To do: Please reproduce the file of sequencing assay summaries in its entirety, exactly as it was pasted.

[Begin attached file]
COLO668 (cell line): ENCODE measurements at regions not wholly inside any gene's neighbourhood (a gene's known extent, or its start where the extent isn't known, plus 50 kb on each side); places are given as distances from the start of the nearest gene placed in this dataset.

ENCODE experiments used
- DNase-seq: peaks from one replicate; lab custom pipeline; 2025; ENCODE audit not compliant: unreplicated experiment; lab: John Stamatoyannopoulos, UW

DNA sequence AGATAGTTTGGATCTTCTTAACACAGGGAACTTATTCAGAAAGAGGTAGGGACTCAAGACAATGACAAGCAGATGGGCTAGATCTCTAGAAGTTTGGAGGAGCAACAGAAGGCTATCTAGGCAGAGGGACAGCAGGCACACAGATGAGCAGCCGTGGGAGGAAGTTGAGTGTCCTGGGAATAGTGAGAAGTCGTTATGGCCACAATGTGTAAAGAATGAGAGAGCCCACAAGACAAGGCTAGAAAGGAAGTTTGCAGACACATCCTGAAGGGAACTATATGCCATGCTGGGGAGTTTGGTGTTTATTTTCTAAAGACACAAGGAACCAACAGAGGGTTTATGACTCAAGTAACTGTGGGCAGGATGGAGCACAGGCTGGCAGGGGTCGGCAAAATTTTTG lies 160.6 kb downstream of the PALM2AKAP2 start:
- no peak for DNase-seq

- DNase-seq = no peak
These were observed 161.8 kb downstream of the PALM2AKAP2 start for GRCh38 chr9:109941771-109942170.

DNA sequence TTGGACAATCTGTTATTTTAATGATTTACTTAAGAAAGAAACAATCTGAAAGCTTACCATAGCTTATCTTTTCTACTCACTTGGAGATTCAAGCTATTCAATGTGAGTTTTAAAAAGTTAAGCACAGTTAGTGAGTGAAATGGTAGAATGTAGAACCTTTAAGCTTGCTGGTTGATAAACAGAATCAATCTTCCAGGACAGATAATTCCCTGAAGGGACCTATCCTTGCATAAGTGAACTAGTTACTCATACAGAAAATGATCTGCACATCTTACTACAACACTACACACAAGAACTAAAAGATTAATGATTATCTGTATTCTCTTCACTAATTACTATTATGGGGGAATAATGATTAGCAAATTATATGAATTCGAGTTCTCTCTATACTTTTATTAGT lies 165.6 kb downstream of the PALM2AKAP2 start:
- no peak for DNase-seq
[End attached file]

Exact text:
COLO668 (cell line): ENCODE measurements at regions not wholly inside any gene's neighbourhood (a gene's known extent, or its start where the extent isn't known, plus 50 kb on each side); places are given as distances from the start of the nearest gene placed in this dataset.

ENCODE experiments used
- DNase-seq: peaks from one replicate; lab custom pipeline; 2025; ENCODE audit not compliant: unreplicated experiment; lab: John Stamatoyannopoulos, UW

DNA sequence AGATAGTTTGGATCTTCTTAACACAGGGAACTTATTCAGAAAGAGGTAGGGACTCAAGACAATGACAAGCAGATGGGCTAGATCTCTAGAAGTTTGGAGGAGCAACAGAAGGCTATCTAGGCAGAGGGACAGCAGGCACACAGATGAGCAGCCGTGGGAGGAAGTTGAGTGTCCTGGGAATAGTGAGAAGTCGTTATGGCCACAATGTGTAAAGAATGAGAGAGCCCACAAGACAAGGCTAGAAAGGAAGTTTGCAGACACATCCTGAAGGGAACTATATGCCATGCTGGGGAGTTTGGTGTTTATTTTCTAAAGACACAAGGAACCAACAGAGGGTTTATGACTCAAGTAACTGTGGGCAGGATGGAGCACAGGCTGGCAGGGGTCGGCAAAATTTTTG lies 160.6 kb downstream of the PALM2AKAP2 start:
- no peak for DNase-seq

- DNase-seq = no peak
These were observed 161.8 kb downstream of the PALM2AKAP2 start for GRCh38 chr9:109941771-109942170.

DNA sequence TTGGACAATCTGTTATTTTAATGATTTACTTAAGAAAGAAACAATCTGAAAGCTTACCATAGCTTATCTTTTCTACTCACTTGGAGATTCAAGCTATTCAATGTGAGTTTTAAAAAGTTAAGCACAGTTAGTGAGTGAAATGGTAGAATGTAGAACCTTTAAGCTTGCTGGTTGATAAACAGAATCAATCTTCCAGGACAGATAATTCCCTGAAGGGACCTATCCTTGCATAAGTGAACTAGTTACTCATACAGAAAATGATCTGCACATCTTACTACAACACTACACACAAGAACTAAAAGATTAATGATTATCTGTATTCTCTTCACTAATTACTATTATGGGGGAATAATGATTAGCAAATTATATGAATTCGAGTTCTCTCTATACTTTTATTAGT lies 165.6 kb downstream of the PALM2AKAP2 start:
- no peak for DNase-seq